The Loading Motion

Reading Time: 6 minutes


Before we start be sure to review My 10 Conclusions That Led to a Breakthrough, and here’s some definitions to think about for today’s lesson:

  1. The MASS is the club, hands, arms and all muscles related to the movement of the arms
  2. CENTRIFUGAL FORCE is created by the rotation of the trunk of the body, the chest
  3. INERTIA is put into the mass through footwork and lower body movement through a transfer of weight.

The loading motion comes out of the preparation, the mood and the tone of the starting position. The starting position, of course, is designed to create your desired result. I like to use the term loading motion as opposed to the more commonly used backswing. A loading motion implies that a golf swing is indeed a motion. It is an intent to acquire and store enough potential energy to produce the desired result. It is a coordinated movement utilizing all parts of the body in a unified way that corresponds and reacts to the imagery and feelmagery of the shot being played.  The loading motion is conceptualized, understood and executed with the unloading motion and the result in mind. For instance, you allow the load to continue on only to the degree that it has enough stored energy to hit your desired result. To go back more or less would indicate a condition of imbalance.

The loading motion is based on two main forces of motion; centrifugal force and inertia. Centrifugal force is the force that pulls an object or mass away from the center of rotation. Inertia has two parts. It states that if an object is still, then it tends to stay still, or if an object is in motion, then it will stay in its uniform motion in the same path and plane of movement unless another force acts upon it.

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Centrifugal force creates the consistency of the arc…always pulling the clubhead to its widest natural arc. Inertia creates the consistency of the path and plane. It is your job to make sure that the mass does not interfere with these forces of motion. This is why your best grip is so critical to the entire program. It sets up the conditions that will allow for passive and yet educated hands. Having a grip that automatically manages the squareness, loft and lie of the clubface encourages the player to just let physics win, to be noninterfering and just let things flow. This encourages a proper muscle tone in the body and over time relaxation, security and confidence in the mind. Any manipulation will not be rewarded.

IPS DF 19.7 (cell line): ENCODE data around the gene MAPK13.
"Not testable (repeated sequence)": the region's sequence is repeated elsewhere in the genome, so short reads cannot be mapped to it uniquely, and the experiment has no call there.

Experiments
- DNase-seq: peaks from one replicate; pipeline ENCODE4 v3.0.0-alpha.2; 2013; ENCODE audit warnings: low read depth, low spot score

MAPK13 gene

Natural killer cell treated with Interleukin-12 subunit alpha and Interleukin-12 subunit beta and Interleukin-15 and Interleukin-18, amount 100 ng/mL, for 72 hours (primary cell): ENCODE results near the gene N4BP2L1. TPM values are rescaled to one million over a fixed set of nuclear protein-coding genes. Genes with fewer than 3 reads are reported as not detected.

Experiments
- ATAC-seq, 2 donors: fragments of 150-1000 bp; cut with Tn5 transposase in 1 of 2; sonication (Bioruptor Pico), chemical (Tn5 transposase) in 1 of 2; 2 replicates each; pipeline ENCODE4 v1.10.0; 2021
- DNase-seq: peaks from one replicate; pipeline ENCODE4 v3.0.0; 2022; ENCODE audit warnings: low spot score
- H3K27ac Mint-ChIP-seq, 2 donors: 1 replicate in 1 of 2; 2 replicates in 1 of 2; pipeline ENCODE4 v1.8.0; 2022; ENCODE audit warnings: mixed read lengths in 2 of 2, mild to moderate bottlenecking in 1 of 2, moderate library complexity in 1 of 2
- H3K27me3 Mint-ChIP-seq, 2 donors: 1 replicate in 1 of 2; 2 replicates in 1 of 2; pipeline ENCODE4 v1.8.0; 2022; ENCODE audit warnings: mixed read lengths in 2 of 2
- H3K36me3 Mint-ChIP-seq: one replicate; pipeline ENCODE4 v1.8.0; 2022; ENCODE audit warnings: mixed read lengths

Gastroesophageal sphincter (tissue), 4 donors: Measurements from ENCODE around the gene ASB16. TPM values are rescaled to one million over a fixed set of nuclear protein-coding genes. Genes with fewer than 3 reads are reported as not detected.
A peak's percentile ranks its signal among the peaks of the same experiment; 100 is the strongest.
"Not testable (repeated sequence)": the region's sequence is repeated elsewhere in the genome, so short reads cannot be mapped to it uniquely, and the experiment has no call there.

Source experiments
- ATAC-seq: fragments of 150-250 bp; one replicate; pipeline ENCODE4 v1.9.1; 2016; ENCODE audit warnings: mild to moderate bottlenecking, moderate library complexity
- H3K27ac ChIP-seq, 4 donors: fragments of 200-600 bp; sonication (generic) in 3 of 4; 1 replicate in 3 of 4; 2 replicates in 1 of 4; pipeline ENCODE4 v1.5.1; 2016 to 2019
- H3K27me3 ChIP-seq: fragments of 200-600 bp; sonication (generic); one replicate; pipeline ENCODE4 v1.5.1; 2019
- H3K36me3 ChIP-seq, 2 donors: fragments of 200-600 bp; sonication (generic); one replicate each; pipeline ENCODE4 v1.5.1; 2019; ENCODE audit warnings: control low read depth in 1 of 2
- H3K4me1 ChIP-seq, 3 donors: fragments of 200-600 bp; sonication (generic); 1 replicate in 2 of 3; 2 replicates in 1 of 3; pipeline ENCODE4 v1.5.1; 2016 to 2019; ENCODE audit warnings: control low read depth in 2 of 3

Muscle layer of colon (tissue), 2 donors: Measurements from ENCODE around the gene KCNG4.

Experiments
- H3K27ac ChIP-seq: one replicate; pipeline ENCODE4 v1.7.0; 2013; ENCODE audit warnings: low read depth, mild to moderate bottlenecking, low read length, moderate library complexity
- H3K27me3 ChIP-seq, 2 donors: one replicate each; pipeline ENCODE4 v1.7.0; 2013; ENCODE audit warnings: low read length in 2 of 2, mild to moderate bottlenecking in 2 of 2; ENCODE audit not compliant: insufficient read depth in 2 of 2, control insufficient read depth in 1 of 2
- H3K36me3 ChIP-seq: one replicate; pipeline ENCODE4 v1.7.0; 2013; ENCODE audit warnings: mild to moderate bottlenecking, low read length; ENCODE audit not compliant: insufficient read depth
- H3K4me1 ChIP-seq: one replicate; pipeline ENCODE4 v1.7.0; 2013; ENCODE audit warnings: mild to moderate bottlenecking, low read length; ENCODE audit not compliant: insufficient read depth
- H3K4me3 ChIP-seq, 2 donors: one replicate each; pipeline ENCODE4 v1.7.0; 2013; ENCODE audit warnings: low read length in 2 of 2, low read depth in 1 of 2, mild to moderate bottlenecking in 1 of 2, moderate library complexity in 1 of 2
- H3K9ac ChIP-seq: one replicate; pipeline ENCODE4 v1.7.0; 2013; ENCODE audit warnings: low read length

The bridge between the starting position and the beginning of the loading motion is the waggle. The waggle is a critical component to the success of each individual shot. Its explanation could amass to a seperate article however, the video at the top will get you thinking.

In the golf swing motion there are two pivots points. The right foot is the pivot point in the loading motion and the left foot is the pivot point in the unloading motion. To begin the loading motion, transfer weight into the right foot. This definite yet subtle movement puts inertia  in the mass,  specifically,  in the clubhead.  It gets it moving. It can now flow on its merry way.  It is done through footwork, athleticism and a desire to have a continuous flow of motion. Alignment and inertia will dictate the initial path. Posture, arm extension and centrifugal force will determine the arc. Almost simultaneously, the trunk of the body begins to rotate. Transfer and rotate. The shoulder sockets, arms,  hands  and  the  club  find  their  own  natural path  while  rotating  around  the trunk.  It is a unified movement. The mass does nothing to interfere with the pureness of the rotation. The mass does not move without the body moving it. The mass will move naturally around the rotating trunk.

NOTE: Most highly accomplished golfers have found that a slight movement to the left helps to start the movement back smoothly and athletically. The player slightly, subtlety but definitely shifts his weight into his left foot and as he starts to recover and begins the load, he starts moving into the right foot. Everything, that is the club, hands, arms and upper body are brought along with this motion and the actual backward motion begins. This movement lasts for less than an inch of the movement of the clubhead. As the clubhead begins moving, the rotation of the trunk happens almost simultaneously. One triggers the other. Don’t just stand there robotically and try to start your swing from a dead stop. Stillness begets stillness. Allow this natural athletic movement to get you started…you will be using physics to help you repeat your swing.

If you set up properly and, then begin the motion as described above and stay within the confines and protection of beat and balance, then the club will tend to stay in the proper plane naturally. A more detailed explanation of the plane for advanced golfers can be found in Hogan’s book, The Five Lessons, The Modern Fundamentals of Golf.